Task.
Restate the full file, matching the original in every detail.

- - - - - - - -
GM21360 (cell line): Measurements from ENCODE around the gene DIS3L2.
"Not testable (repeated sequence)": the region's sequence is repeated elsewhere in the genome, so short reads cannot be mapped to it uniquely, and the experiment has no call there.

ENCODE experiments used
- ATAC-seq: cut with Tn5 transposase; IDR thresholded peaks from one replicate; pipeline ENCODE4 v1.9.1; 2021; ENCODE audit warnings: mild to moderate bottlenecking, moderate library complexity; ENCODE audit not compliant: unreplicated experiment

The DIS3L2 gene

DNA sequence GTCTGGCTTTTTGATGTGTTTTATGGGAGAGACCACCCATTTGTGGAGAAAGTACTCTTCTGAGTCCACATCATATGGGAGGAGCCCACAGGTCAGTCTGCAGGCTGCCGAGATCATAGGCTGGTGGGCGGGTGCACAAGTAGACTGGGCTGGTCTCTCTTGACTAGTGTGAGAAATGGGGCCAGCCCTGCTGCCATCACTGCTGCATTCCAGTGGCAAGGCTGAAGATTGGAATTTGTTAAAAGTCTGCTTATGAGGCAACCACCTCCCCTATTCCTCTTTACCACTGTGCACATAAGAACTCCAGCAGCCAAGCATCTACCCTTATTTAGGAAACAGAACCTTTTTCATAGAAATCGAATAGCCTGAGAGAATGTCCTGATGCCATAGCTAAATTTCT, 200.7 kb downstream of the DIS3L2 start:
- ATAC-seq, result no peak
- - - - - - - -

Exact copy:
GM21360 (cell line): Measurements from ENCODE around the gene DIS3L2.
"Not testable (repeated sequence)": the region's sequence is repeated elsewhere in the genome, so short reads cannot be mapped to it uniquely, and the experiment has no call there.

ENCODE experiments used
- ATAC-seq: cut with Tn5 transposase; IDR thresholded peaks from one replicate; pipeline ENCODE4 v1.9.1; 2021; ENCODE audit warnings: mild to moderate bottlenecking, moderate library complexity; ENCODE audit not compliant: unreplicated experiment

The DIS3L2 gene

DNA sequence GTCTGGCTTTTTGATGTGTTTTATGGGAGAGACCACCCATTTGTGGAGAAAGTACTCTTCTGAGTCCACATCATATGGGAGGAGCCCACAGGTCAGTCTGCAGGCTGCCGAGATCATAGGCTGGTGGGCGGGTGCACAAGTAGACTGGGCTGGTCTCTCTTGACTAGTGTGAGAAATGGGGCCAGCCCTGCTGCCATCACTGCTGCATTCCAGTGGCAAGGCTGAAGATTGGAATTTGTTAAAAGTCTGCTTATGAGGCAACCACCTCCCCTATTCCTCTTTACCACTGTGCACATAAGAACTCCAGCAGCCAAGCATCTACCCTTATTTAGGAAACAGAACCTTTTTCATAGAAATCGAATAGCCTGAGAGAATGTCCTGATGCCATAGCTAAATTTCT, 200.7 kb downstream of the DIS3L2 start:
- ATAC-seq, result no peak